“I’d been toying with going it alone, but the timing never seemed right,” he says. But then COVID-19 struck, and Jamie set up a small restoration business to keep him going through the long lockdown months. After resigning from the Nene Valley Railway, his fledgling company was taken into the Craftmaster fold, the business of his in-laws. Craftmaster Restoration was then born.
Steam cars to Showmans
The new business fits in nicely with the Craftmaster family’s long obsession with their own restoration projects, some of which have taken decades of patient dedication to complete.
“We’ve basically got a small museum!” laughs Jamie. “We’ve got an ERF Showmans Tractor, which the family bought about 25 years ago. It’s now been fully rebuilt and restored. Our collection also includes steam rollers, vintage cars and a Foden OG.”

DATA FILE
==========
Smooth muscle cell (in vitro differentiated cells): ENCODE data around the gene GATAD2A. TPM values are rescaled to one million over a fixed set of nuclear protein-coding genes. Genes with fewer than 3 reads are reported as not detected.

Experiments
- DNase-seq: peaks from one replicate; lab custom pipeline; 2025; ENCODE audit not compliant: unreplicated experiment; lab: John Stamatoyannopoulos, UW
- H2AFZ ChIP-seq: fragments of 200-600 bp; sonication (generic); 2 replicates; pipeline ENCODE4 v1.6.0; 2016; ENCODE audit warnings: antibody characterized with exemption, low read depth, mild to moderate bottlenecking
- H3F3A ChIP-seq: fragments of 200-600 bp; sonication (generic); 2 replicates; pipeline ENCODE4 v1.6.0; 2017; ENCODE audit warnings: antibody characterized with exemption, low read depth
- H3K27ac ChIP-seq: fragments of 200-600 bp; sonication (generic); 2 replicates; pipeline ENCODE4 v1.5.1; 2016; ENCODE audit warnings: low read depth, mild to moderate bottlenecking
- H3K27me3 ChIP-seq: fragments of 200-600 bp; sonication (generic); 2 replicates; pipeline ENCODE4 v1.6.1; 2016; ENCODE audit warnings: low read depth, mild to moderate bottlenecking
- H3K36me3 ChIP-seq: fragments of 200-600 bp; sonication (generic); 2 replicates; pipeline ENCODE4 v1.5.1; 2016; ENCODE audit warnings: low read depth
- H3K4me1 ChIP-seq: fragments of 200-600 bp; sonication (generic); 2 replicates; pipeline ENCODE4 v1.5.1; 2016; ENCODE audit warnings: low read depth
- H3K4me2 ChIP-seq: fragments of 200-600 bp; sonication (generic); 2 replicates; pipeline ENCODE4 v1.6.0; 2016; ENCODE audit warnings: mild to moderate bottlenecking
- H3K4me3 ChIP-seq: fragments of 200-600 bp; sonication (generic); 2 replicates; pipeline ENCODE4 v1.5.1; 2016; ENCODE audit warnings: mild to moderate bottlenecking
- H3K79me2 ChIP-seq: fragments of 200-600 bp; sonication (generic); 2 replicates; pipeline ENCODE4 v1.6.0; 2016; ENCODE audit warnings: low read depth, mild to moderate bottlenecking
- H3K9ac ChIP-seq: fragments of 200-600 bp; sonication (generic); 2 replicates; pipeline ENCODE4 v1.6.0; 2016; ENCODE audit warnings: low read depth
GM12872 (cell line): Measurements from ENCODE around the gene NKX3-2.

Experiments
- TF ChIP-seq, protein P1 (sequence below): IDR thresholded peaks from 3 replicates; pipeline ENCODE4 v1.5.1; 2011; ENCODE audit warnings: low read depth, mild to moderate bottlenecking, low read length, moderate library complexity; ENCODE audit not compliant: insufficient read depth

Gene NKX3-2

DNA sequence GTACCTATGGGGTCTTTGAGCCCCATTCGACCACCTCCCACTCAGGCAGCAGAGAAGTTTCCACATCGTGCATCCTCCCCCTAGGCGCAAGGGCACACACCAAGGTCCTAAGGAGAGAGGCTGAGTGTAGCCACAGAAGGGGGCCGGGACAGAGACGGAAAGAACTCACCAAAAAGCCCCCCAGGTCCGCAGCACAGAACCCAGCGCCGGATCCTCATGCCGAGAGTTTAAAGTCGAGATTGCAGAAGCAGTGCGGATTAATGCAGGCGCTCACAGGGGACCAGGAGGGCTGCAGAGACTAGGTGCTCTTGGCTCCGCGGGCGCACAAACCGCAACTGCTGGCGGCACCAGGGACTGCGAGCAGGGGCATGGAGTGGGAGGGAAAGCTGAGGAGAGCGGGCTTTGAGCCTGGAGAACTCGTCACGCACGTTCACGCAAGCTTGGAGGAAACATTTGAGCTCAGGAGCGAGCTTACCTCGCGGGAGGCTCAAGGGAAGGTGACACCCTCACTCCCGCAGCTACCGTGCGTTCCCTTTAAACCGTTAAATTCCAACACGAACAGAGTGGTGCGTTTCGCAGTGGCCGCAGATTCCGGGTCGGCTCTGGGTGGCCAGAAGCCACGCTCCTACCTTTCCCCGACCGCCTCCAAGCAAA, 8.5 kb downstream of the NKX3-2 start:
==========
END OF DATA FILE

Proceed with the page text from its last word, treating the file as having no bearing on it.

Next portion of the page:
The latter required a great deal of work on its wooden cab, which needed careful restoration to ensure the continuation of its original appearance. This gave Jamie one of his first forays into woodwork, which was very alien to him. “Luckily, my father-in-law is a former cabinetmaker, so he took me under his wing. He now says that the apprentice has become the master!”
Using Jamie’s skills, Craftmaster Restoration offers a comprehensive range of restoration services, from steam engineering and boiler work, to woodwork. One of the business’ most exciting current projects is the Burrell Scenic Showmans Victory, which has come from the Thursford Collection.
“Victory hasn’t been steamed since the 1970s,” says Jamie, “so there’s a lot of boiler work to do.” This includes a full mechanical overhaul of its steam components, as well as the replacement of some key stays and rivets. “It’s a massive project, so to be picked as the contractor to restore it and get it running again is great.”
When it comes to his favourite projects, Jamie’s heart remains in the world of road steam engines, which is where his path to engineering began alongside his father.